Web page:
Notes: 1. Elizabeth Thompson, Colonial Citizens: Republican Rights, Paternal Privilege, and Gender in French Syria and Lebanon (New York: Columbia University Press, 2000), 287. 2. Thompson, Colonial Citizens, 9. 3. Thompson, Colonial Citizens, 12. 4. Thompson, Colonial Citizens, 3. 5. Thompson, Colonial Citizens, 110. 6. Thompson, Colonial Citizens, 111. 7. This is pertaining to the work of anthropologist Eleanor Burke Leacock, who held that the subordination of women was a product of history and not a universal condition – a theory which she felt was over looked by male predecessors who failed to create accurate ethnographic accounts due to their personal biases as capitalist or imperial citizens. Furthermore it should be noted that Thompson and Leacock both attended Columbia University – an important factor when considering schools and the continuation of feminist ideology, especially since Thompson received her MIA only two years after Leacock’s death. 8. Thompson, Colonial Citizens, 1.
This entire review has been hidden because of spoilers.
An important, groundbreaking work, and Thompson should be congratulated for tackling such a loaded topic and in Arabic too(!) I could have used a little more gender and a lot less politicking, but I suppose that's the nature of the beast. Her point was well taken, however, that the matter of gender relations, particularly the power hierarchy existing therein, was always the source and endpoint of both cultural and political power struggles. Her argument that the colonial experience exacerbated and even, to some degree, caused the stark gender inequalities in Syria and Lebanon is a plausible and appealing claim, but I still came away feeling a lack of much hard evidence.
This book breaks down the division between the categories of “colonizer” and “colonized” in the French Mandates of Syria and Lebanon. In its place, Thompson emphasizes the fluidity of the relationship between all numbers of colonial and colonized classes, sects, genders and subalterns in the vortex of what she terms the "civic order" – the discursive “space” in which various factions of the colonized and the colonizer renegotiated their positions, rights, and responsibilities. Colonization was not a ‘one-way’ street, but rather a dialogue, or even a jockeying for position. Thompson feels that three conditions made Syria/Lebanon ripe for this kind of development: the ravages of the Great War, the post-war inception of inchoate independent states under European Mandate tutelage, and the imposition of European colonial rule. For Thompson, gender is the supreme variable in this study, both as an analytical tool, and as an object of study. The meaning of the former is obvious, but as a subject of study Thompson sees gender as having been a ‘battleground’ in the context of the Mandate system in Syria/Lebanon. Not only was it the arena in which the colonizer/colonized locked heads, but (as Fleischmann also observes) the colonizer colluded with and manipulated patriarchal forces among the colonized in order to maintain its own power. One of the key tensions running through this analysis is the contradiction between the French revolutionary ideals of republican fraternity and French colonial and Arab elite notions of gender paternalism.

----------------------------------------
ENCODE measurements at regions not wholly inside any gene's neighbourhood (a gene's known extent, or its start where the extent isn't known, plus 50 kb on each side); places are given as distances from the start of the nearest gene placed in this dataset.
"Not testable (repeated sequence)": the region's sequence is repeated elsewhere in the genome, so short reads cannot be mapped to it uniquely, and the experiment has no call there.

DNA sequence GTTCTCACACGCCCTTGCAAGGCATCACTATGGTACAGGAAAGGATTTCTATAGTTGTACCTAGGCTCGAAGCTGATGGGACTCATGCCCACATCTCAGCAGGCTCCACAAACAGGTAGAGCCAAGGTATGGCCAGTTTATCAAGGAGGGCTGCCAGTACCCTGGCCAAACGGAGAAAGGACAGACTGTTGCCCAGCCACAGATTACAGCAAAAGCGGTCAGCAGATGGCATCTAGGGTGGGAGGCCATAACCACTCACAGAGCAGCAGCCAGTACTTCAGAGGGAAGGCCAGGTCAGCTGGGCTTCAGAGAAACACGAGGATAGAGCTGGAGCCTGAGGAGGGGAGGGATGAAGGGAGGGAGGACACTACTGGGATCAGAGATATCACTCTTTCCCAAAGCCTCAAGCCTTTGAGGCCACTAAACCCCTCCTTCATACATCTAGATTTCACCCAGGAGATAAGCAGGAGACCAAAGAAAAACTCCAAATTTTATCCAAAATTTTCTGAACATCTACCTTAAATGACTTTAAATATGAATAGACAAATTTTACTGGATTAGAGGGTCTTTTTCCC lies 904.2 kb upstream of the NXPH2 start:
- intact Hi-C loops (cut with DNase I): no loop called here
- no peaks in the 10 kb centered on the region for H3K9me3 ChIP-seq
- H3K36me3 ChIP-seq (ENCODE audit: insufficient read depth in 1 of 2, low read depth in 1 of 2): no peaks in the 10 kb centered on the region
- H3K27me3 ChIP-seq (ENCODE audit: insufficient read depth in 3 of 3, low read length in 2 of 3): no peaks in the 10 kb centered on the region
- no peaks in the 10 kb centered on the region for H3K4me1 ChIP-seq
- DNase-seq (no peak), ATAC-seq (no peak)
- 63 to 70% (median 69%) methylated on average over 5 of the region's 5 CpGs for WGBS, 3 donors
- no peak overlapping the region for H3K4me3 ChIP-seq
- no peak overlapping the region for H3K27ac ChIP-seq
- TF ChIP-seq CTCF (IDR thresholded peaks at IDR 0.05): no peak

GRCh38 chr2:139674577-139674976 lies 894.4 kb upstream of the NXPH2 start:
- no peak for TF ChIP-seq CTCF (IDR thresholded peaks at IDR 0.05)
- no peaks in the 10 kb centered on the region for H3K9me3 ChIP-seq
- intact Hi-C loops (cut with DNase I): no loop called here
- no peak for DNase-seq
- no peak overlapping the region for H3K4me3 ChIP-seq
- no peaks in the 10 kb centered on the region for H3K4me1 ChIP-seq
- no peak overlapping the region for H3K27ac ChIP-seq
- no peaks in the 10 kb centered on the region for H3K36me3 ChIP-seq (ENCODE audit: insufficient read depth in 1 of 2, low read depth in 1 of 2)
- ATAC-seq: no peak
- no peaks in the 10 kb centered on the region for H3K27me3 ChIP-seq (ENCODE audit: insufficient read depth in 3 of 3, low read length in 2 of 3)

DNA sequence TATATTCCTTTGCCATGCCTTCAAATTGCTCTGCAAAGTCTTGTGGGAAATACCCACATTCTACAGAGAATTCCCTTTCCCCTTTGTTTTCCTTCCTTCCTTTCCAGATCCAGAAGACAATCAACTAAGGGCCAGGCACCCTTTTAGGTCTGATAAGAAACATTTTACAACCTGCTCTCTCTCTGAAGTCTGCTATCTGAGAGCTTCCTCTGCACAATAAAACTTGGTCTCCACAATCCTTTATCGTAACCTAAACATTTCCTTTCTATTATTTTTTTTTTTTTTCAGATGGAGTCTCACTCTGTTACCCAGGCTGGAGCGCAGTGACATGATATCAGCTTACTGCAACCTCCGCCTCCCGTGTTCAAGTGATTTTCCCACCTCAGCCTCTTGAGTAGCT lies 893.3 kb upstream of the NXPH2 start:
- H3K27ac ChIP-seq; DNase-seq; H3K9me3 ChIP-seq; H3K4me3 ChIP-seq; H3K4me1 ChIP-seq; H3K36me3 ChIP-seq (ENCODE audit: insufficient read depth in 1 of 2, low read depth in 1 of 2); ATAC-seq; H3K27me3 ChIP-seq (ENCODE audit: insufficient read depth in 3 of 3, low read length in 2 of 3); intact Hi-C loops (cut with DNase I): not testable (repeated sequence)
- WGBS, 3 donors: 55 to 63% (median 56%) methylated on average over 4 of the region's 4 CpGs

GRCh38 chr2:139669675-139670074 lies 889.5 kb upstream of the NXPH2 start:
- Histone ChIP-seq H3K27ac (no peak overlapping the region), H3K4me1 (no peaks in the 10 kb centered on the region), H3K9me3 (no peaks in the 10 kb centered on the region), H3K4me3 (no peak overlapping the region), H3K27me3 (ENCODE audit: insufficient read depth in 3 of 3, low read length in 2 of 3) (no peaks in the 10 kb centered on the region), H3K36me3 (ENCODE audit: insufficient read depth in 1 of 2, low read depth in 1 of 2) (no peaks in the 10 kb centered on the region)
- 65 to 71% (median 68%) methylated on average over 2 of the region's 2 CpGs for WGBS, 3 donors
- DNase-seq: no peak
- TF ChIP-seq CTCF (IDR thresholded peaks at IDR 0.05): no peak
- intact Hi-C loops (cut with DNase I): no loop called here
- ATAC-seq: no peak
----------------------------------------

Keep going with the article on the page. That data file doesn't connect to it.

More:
The book is nothing if not thorough, and indeed seems a little interminable. Sections 4 and 5 of the book drag it out a bit too much.
One thing Thompson is wont to do is psychologize her subjects, which some may have a problem with. She seems to offer somewhat believable insights into the state of 'male psyche' at particular junctures in Syrian and Lebanese history, but these are ultimately subjective and perhaps even shaky theories. Nevertheless, they are plausible, and at the end of the day, I suppose all scholarship is really 'best guess'. That's all it is.
Superb history of Syria and Lebanon. Thompson explains how the French occupying force denied self-determination after WWI and used alliances with male religious elites to cement control over the mandates of Syria and Lebanon. Three protest movements coalesced in the form of women's rights, socialist and communist laborers, and Salafist Islamists (a populist group, compared to the conservative elites allied with the French). Thompson shows how gender permeated the colonial regimes. Women had trouble gaining political power; secular male nationalists and male Islamists alike felt threatened by women in the public sphere; the French subordinated women to men, with the assistance of the religious elders; and after WWII, the nationalists betrayed women's rights, siding instead with the Islamists. Syria became a typical despotic corporate state; Lebanon relied on a privatized model. Both states kept women out of politics to a great degree. Thompson also shows how the belief in a modern welfare state began under the French mandate, and how the desire for better social services caused citizens to topple the early governments of free Syria and Lebanon. Dense, but exhaustively researched, with fascinating insights into modern politics and the history of women in the Middle East.
This one was loaned to me by a friend who studies women's history. It did not disappoint.
Although I have done a bit of reading on colonialism, it's mostly been British and also not really 20th century mandates and things. And I do very little work on gender or paternalism or anything like that. But, I am very interested in the interwar years, and in the context of what's currently happening in Syria. So yeah, it took me some time, but I read it. Though I probably should have prepped with some general French mandate history, haha.
This review wasn't helpful to anyone at all. If you think you're interested in this book, you probably are. Only crazy people like us pick up books with this title.